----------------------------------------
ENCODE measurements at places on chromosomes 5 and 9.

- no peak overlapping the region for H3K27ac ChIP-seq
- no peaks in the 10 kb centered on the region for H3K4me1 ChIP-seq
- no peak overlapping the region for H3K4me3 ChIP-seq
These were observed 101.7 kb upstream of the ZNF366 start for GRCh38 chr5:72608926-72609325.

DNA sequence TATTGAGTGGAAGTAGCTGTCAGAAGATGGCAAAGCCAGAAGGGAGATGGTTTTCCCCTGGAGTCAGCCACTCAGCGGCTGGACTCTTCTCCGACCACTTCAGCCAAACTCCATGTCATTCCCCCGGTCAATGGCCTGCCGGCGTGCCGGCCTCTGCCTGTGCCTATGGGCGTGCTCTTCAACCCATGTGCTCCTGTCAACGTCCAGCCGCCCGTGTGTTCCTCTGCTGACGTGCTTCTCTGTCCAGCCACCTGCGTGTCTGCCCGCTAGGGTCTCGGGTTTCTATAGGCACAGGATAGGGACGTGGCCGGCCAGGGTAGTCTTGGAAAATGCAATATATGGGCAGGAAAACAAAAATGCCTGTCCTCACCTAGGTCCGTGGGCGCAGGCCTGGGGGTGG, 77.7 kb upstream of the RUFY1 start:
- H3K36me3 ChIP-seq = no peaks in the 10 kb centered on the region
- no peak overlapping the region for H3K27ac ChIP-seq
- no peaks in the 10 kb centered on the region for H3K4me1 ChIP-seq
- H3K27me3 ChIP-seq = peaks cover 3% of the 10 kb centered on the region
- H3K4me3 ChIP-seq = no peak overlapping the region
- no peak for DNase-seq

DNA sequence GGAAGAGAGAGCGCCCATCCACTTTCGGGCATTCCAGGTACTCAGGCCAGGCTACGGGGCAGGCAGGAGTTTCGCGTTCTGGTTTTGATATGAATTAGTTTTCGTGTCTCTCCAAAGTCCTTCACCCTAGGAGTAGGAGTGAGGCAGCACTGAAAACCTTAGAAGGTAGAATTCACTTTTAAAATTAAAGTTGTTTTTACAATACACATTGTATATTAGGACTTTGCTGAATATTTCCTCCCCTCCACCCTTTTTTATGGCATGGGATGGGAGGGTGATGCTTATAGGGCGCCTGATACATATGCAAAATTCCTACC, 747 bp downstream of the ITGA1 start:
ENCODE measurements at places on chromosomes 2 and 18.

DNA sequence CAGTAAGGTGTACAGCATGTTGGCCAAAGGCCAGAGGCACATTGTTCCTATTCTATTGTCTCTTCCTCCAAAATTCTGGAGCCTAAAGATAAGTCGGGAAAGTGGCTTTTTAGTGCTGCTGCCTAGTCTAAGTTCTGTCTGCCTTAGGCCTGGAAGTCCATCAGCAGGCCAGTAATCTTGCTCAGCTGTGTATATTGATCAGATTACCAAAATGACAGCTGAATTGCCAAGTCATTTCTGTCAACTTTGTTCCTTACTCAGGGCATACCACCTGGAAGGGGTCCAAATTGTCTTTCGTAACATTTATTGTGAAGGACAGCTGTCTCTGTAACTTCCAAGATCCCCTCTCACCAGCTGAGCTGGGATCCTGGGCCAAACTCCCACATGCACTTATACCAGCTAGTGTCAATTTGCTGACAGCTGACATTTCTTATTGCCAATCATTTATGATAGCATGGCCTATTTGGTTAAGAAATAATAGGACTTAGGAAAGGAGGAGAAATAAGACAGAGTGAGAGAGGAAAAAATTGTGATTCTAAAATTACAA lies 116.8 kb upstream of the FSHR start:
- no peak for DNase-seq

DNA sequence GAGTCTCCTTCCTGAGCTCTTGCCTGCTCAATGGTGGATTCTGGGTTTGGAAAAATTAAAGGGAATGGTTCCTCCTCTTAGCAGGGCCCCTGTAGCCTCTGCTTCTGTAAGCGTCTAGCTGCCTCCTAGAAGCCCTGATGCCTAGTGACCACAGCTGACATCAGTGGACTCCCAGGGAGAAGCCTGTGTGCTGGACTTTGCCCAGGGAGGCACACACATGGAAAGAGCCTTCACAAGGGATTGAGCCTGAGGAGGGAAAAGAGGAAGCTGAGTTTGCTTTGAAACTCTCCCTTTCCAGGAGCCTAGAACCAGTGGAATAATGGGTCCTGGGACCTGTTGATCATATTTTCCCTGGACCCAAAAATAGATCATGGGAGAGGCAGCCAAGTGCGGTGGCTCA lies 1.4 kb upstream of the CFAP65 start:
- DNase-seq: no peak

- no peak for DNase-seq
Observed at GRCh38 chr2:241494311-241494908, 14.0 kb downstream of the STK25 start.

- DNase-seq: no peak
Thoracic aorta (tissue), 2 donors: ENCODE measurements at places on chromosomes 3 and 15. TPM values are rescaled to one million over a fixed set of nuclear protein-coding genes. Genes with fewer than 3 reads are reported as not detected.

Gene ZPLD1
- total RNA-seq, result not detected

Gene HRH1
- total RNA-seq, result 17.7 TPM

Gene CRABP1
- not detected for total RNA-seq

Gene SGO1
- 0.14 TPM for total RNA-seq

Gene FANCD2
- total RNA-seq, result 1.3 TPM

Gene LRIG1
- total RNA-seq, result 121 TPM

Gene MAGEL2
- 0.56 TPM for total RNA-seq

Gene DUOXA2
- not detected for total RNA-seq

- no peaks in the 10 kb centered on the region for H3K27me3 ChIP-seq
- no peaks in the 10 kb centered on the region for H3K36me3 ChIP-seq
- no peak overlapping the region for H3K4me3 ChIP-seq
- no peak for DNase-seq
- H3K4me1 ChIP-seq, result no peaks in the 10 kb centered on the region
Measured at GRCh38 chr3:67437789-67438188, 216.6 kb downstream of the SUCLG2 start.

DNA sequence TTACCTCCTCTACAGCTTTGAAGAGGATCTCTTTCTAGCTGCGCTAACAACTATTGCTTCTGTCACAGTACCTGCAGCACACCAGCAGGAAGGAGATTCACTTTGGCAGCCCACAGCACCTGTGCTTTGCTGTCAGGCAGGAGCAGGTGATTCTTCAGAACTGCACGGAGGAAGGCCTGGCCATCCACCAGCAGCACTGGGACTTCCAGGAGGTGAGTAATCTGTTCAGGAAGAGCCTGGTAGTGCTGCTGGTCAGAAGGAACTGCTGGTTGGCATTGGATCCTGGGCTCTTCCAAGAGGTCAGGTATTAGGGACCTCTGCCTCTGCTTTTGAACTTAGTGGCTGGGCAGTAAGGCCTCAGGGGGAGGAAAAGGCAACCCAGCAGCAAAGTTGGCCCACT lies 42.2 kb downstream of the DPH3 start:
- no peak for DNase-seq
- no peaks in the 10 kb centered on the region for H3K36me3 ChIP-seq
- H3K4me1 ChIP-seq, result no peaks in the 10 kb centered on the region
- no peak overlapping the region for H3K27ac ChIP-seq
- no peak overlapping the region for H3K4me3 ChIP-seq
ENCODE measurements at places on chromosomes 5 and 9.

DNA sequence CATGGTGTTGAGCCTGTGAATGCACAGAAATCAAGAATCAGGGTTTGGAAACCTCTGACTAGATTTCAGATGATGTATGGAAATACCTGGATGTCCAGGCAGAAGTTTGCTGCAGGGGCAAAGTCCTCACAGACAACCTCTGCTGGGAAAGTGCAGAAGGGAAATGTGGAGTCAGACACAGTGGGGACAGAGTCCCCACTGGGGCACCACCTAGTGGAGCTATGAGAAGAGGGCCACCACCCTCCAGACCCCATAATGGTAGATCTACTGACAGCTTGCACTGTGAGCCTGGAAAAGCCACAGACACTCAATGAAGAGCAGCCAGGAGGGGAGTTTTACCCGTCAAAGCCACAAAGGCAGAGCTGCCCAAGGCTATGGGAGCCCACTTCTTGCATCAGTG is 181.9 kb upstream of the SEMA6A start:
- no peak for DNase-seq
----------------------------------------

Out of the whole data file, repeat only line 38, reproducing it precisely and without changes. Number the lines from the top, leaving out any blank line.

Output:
- not detected for total RNA-seq